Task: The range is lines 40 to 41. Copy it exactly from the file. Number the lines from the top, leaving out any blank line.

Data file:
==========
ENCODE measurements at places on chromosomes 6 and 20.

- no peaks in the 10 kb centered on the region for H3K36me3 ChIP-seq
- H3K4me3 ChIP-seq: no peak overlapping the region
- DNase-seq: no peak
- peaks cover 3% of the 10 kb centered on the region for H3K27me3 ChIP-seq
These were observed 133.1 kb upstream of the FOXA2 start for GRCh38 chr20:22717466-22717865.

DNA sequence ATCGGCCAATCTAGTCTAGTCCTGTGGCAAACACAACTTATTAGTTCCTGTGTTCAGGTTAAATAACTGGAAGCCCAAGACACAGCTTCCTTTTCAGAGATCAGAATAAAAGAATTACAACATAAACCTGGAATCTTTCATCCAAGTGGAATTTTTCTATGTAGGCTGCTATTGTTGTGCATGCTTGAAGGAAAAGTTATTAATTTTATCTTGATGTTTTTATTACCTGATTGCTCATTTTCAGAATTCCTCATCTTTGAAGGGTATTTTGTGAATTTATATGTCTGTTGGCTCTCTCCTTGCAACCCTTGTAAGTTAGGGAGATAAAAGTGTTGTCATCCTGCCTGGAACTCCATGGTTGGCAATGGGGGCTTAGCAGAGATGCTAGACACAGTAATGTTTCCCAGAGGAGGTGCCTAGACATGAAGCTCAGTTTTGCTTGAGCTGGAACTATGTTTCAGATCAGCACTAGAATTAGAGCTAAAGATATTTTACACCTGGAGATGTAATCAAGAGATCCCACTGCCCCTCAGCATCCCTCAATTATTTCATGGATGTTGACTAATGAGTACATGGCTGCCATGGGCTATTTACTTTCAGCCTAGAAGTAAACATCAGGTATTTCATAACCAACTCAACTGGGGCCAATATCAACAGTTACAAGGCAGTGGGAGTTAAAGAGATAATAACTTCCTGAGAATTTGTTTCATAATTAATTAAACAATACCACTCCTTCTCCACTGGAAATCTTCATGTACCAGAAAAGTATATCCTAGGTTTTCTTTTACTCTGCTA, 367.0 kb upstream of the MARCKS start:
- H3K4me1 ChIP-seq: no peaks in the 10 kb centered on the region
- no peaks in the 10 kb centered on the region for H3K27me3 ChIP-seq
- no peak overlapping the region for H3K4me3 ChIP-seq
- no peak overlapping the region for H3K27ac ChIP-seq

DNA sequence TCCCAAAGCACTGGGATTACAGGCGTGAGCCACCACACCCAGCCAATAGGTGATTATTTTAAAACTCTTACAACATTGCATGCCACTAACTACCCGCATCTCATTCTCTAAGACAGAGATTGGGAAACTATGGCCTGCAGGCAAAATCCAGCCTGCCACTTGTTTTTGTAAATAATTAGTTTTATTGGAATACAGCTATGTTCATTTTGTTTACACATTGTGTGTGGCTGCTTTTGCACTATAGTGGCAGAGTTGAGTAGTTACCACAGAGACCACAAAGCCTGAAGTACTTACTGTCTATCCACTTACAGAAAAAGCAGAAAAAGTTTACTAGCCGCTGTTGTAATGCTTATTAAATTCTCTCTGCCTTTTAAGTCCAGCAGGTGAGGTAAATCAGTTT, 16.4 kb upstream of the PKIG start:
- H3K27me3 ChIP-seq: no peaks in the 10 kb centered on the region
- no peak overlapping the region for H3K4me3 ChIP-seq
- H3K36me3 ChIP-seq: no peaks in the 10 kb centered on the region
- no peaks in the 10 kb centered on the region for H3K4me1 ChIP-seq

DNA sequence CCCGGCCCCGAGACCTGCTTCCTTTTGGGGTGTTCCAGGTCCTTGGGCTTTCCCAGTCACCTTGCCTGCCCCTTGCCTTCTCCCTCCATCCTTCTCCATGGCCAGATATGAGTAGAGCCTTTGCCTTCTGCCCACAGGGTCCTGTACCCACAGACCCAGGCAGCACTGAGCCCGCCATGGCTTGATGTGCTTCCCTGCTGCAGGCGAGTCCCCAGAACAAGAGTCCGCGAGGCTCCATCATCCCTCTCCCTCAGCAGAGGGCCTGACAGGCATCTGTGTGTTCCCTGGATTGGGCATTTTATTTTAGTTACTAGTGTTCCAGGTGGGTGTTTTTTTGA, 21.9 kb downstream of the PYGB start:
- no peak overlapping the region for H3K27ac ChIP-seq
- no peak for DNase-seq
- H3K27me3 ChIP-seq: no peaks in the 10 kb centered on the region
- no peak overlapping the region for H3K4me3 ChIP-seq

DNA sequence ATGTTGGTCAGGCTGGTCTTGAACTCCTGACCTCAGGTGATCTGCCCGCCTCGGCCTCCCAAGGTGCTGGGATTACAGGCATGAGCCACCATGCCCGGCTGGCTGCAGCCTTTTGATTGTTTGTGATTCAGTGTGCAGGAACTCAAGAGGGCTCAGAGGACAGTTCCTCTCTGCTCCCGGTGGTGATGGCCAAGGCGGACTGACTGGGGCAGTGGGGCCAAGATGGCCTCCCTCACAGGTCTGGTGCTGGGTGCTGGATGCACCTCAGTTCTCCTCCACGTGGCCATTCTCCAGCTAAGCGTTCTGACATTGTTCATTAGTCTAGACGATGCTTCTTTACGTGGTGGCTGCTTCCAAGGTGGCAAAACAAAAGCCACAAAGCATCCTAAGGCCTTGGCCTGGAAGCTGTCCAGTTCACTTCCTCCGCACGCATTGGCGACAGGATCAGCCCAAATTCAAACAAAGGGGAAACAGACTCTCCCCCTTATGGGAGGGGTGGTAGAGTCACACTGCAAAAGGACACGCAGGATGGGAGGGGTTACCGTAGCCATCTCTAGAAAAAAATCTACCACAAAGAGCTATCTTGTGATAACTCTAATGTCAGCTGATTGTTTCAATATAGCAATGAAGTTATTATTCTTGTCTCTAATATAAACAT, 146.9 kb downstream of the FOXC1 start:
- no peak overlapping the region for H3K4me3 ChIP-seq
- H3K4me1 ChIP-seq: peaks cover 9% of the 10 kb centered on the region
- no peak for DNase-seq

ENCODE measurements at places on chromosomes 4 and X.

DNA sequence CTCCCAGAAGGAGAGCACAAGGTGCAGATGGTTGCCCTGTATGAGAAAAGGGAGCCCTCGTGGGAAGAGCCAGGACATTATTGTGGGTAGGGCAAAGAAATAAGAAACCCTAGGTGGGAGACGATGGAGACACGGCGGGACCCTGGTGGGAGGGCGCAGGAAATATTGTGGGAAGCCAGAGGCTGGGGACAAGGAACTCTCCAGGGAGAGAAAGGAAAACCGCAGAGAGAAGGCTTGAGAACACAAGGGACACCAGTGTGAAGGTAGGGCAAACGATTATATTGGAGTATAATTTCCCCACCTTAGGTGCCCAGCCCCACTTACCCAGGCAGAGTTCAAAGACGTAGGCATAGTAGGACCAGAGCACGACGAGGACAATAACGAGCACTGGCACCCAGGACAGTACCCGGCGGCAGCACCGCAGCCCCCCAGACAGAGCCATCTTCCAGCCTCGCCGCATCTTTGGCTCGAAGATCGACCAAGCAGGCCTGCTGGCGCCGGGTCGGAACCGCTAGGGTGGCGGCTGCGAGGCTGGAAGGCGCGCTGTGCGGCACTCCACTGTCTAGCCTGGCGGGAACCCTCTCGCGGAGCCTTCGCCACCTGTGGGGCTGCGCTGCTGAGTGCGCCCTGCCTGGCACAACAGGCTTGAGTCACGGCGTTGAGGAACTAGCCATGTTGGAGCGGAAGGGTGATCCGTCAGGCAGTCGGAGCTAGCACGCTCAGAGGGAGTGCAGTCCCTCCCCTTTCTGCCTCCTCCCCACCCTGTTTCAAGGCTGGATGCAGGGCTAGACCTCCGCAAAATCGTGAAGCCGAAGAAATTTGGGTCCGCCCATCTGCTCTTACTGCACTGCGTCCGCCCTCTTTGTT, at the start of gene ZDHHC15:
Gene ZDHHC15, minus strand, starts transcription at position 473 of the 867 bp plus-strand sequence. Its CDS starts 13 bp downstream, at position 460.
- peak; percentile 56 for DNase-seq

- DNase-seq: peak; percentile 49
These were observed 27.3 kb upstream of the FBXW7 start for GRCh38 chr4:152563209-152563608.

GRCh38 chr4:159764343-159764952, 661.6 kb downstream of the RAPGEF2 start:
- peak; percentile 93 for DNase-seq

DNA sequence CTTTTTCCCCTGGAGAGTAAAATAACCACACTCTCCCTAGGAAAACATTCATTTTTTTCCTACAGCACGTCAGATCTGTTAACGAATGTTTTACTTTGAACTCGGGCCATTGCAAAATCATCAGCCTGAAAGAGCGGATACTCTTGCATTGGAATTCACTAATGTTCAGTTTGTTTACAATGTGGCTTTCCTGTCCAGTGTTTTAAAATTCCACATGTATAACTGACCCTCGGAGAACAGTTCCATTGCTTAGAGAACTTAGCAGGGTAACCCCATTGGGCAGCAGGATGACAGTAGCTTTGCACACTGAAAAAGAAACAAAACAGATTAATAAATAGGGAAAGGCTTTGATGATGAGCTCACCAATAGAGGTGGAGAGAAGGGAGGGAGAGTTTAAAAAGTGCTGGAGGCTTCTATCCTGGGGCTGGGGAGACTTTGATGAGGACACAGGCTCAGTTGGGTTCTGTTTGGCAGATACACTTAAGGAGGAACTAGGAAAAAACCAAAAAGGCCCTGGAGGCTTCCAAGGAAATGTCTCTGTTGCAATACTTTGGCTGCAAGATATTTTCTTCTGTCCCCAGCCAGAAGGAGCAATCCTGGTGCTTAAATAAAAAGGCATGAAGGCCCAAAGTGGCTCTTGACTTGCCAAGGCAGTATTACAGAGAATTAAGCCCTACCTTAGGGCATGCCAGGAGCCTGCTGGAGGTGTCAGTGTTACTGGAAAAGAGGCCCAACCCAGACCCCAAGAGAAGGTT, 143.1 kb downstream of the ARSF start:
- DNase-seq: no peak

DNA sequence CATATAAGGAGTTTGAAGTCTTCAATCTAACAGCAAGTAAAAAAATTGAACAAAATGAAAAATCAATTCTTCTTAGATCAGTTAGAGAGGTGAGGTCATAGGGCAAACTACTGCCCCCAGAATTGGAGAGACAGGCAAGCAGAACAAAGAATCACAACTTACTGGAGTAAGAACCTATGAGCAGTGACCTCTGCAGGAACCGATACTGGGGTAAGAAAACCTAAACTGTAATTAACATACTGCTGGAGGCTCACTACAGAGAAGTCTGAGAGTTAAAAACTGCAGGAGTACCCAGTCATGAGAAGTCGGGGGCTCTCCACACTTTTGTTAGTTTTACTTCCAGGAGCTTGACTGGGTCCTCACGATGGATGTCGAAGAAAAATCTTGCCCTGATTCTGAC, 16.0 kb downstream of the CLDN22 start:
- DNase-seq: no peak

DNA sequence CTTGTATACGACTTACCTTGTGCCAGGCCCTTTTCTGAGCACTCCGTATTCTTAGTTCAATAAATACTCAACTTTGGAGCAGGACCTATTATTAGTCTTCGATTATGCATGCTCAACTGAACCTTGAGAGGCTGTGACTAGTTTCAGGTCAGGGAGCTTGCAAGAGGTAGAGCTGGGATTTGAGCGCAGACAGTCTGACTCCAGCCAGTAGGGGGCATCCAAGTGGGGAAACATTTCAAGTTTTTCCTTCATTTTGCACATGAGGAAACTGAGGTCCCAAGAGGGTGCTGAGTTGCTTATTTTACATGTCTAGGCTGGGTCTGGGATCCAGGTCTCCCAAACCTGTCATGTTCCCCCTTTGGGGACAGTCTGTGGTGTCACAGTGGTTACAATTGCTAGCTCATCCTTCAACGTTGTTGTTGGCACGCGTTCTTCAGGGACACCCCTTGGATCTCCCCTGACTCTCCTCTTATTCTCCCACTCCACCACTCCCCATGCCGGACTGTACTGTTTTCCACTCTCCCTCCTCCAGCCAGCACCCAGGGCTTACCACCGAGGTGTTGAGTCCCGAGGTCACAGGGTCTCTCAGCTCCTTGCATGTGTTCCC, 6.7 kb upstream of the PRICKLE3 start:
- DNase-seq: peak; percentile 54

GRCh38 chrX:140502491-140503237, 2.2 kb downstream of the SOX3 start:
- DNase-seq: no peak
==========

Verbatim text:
GRCh38 chrX:140502491-140503237, 2.2 kb downstream of the SOX3 start:
- DNase-seq: no peak